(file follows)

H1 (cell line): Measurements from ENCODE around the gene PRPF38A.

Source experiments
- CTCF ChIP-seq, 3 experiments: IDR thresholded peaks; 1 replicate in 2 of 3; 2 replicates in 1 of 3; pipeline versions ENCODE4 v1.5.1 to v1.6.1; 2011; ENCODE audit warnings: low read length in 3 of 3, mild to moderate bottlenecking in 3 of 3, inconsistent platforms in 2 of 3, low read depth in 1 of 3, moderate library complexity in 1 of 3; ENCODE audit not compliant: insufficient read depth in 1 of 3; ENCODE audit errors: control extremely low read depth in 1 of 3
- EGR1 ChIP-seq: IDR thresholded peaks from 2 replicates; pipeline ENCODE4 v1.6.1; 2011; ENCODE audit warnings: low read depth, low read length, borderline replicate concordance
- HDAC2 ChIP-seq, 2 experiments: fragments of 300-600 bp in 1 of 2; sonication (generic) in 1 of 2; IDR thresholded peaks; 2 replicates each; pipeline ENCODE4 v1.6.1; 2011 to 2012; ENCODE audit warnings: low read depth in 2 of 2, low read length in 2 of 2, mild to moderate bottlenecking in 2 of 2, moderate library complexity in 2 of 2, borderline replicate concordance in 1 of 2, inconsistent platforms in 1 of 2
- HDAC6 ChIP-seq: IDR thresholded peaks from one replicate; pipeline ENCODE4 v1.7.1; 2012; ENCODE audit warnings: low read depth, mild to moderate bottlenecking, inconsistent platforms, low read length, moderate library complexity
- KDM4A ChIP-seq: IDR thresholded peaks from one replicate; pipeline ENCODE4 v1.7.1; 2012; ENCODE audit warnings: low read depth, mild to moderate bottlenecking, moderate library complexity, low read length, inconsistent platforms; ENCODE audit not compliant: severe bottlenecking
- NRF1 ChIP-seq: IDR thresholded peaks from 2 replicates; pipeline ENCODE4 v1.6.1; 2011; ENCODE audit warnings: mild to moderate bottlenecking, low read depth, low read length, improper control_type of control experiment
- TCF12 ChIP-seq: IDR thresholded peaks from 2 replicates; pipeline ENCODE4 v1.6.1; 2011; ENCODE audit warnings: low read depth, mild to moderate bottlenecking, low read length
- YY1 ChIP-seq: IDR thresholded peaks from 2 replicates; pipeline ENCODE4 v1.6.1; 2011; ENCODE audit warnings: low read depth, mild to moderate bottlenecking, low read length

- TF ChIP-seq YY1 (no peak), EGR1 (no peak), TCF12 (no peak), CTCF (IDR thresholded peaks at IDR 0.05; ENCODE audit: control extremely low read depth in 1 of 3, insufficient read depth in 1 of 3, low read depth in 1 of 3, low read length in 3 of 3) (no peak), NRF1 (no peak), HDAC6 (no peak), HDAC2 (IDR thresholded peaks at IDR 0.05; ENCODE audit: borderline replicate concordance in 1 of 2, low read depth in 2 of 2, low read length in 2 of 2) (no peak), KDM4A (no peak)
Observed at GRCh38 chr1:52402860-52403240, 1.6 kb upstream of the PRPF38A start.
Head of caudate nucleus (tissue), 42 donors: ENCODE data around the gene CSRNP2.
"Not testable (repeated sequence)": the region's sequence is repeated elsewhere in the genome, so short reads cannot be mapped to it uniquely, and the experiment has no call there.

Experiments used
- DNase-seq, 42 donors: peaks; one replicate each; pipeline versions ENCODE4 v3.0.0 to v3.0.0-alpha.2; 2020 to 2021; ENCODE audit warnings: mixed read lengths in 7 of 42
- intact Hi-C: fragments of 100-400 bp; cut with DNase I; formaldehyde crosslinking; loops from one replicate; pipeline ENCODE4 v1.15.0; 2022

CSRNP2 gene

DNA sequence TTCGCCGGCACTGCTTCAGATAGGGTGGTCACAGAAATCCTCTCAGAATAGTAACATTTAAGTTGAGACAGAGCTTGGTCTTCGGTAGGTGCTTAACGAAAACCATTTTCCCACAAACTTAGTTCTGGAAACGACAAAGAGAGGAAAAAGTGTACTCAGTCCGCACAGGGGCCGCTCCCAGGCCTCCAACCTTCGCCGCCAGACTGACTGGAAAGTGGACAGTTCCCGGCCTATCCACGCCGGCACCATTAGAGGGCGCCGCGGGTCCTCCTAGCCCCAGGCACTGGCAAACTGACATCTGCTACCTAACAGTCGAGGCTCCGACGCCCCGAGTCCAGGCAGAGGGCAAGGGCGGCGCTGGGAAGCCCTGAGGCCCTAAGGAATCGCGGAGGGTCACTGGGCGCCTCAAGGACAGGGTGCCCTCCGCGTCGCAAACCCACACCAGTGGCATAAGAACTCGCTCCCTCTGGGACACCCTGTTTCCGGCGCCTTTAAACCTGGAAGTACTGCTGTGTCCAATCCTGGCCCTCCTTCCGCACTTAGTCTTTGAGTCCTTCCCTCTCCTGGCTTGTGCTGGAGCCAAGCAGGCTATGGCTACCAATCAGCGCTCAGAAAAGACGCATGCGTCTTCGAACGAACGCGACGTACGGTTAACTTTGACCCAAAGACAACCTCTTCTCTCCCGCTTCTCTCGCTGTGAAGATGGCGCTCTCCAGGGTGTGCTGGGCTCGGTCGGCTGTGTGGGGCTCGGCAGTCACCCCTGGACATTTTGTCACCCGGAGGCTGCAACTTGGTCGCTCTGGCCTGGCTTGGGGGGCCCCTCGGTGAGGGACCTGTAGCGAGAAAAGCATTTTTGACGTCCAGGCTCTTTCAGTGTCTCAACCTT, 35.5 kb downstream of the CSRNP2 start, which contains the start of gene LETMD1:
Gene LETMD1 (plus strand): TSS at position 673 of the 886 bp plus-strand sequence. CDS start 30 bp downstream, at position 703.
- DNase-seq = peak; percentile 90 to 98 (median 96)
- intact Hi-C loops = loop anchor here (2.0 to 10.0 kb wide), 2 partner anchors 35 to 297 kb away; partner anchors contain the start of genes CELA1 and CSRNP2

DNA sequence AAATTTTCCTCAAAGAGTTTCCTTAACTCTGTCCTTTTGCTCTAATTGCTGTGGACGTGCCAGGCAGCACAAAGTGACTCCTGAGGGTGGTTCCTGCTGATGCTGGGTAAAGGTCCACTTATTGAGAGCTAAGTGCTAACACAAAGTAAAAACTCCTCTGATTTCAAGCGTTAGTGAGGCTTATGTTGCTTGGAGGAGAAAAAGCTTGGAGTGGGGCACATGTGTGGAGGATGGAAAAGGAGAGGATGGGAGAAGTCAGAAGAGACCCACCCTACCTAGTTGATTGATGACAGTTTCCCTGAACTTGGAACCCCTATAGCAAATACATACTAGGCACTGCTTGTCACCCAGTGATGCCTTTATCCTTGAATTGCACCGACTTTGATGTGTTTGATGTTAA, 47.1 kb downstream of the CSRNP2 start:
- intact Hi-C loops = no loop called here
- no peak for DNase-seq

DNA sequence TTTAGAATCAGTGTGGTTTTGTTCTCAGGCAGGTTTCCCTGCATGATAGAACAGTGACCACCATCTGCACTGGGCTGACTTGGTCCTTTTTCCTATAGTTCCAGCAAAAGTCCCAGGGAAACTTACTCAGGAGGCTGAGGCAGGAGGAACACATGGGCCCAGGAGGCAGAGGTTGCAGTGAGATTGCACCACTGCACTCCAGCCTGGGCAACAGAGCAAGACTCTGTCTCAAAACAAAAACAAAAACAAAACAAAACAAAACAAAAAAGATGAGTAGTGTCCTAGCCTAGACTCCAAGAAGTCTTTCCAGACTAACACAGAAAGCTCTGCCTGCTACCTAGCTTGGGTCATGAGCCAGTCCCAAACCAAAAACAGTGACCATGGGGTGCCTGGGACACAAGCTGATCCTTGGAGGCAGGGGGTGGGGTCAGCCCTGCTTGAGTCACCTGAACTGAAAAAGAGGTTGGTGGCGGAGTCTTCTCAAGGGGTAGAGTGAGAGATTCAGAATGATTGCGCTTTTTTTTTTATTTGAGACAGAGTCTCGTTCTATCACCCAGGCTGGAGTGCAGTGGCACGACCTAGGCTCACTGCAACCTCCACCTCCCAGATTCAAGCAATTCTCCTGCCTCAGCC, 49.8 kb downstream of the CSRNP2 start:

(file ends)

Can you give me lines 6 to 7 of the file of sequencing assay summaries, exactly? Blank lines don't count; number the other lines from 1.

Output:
- HDAC6 ChIP-seq: IDR thresholded peaks from one replicate; pipeline ENCODE4 v1.7.1; 2012; ENCODE audit warnings: low read depth, mild to moderate bottlenecking, inconsistent platforms, low read length, moderate library complexity
- KDM4A ChIP-seq: IDR thresholded peaks from one replicate; pipeline ENCODE4 v1.7.1; 2012; ENCODE audit warnings: low read depth, mild to moderate bottlenecking, moderate library complexity, low read length, inconsistent platforms; ENCODE audit not compliant: severe bottlenecking